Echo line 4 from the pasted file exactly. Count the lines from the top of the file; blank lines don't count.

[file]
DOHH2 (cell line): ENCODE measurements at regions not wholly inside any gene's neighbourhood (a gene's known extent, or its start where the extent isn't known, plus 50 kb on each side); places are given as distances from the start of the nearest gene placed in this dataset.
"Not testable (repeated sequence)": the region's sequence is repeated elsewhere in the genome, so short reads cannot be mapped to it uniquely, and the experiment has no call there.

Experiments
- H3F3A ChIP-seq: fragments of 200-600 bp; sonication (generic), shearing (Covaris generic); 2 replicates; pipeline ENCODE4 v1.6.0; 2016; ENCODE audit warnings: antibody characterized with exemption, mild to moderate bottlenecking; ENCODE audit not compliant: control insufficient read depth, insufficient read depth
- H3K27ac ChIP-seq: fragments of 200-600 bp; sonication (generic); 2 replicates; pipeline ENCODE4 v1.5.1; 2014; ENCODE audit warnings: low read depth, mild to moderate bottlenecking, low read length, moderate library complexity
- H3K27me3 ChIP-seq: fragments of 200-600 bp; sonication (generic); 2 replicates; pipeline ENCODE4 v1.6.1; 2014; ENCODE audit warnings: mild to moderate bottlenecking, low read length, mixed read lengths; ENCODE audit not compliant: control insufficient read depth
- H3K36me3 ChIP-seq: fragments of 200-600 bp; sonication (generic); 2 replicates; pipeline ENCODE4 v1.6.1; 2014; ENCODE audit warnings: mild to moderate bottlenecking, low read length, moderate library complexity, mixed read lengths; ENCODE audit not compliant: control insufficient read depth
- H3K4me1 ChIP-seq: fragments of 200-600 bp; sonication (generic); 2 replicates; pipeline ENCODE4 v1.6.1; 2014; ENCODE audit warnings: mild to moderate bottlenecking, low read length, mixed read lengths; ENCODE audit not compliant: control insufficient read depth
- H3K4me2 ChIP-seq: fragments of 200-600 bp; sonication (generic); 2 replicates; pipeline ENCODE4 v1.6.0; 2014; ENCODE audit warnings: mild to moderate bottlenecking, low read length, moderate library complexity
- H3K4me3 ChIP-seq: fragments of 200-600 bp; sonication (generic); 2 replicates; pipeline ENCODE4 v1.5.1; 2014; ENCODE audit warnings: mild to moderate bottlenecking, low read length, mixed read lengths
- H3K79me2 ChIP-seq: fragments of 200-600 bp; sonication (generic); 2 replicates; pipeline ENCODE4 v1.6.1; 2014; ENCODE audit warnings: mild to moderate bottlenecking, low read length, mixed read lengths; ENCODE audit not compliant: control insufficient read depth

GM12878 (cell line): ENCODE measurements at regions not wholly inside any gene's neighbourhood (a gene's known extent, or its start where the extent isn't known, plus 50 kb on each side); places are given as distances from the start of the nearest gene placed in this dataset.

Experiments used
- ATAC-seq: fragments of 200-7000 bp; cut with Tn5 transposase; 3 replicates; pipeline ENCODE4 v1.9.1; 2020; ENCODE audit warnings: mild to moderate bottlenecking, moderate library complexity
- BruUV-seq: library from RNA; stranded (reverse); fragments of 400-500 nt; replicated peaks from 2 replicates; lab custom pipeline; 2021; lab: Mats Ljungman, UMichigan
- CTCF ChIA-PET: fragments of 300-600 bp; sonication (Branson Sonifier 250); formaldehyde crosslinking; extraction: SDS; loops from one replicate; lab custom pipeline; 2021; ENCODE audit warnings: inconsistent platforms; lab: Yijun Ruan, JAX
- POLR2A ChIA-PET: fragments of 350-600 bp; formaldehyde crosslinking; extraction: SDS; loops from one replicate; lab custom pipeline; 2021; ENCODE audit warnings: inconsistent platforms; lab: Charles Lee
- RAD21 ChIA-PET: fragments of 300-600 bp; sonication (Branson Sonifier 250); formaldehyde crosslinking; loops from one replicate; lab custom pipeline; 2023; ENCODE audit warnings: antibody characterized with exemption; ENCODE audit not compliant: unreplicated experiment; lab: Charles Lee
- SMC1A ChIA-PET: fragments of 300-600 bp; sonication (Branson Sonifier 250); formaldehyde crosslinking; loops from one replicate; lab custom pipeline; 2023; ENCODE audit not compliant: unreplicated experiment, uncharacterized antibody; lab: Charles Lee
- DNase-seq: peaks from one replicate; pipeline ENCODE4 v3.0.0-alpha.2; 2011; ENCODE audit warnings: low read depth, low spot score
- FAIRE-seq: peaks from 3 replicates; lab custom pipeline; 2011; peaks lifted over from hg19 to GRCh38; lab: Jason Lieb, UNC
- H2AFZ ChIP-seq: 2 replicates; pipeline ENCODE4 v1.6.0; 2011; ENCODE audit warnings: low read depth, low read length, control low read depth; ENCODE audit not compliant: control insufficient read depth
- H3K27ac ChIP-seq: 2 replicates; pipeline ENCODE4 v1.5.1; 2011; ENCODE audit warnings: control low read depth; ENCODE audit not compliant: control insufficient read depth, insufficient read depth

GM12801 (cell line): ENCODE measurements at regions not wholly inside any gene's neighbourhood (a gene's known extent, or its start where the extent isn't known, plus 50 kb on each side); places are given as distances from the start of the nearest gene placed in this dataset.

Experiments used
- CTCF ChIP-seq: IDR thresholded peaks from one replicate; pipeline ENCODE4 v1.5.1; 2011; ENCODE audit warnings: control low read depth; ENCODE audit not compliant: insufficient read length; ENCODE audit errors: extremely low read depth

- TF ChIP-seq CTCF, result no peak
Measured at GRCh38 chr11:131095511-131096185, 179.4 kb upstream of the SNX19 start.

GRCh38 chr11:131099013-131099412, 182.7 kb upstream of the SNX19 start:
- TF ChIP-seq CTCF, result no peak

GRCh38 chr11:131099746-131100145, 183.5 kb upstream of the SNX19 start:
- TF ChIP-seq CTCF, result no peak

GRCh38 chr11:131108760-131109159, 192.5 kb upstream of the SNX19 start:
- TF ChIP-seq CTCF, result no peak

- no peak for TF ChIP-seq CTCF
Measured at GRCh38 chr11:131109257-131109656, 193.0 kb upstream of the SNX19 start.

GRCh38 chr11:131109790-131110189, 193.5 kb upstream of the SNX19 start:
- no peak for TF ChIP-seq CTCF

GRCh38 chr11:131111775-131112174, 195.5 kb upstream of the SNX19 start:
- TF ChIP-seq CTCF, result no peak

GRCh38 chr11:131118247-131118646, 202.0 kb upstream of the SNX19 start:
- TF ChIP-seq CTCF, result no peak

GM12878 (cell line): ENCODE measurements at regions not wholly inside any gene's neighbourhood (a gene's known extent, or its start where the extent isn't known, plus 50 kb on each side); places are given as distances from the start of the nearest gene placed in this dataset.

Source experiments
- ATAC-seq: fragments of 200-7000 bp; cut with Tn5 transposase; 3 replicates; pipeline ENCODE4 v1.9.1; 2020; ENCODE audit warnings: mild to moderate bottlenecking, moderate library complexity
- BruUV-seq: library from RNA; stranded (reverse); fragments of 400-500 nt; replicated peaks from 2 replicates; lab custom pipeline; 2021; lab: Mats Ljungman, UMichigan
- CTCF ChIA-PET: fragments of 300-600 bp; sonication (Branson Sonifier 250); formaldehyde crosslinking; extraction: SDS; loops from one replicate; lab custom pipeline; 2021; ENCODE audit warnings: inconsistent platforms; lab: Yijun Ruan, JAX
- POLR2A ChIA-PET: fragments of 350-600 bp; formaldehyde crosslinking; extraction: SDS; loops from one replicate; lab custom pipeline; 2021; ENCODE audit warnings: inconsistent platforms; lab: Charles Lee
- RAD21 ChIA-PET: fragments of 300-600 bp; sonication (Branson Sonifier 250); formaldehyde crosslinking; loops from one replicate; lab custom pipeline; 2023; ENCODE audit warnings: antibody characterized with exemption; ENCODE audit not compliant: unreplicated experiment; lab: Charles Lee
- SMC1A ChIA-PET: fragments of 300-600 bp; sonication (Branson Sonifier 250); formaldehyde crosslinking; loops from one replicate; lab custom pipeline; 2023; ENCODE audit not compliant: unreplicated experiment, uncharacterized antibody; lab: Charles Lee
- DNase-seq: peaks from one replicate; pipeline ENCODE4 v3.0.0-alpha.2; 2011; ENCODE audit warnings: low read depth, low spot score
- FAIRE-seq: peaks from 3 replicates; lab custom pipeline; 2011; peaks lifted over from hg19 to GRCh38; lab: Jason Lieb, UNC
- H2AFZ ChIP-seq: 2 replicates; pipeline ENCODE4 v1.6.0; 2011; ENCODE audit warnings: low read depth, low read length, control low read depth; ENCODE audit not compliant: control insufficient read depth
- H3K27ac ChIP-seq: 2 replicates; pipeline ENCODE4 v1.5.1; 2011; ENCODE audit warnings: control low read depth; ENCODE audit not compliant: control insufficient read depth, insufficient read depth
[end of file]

- H3F3A ChIP-seq: fragments of 200-600 bp; sonication (generic), shearing (Covaris generic); 2 replicates; pipeline ENCODE4 v1.6.0; 2016; ENCODE audit warnings: antibody characterized with exemption, mild to moderate bottlenecking; ENCODE audit not compliant: control insufficient read depth, insufficient read depth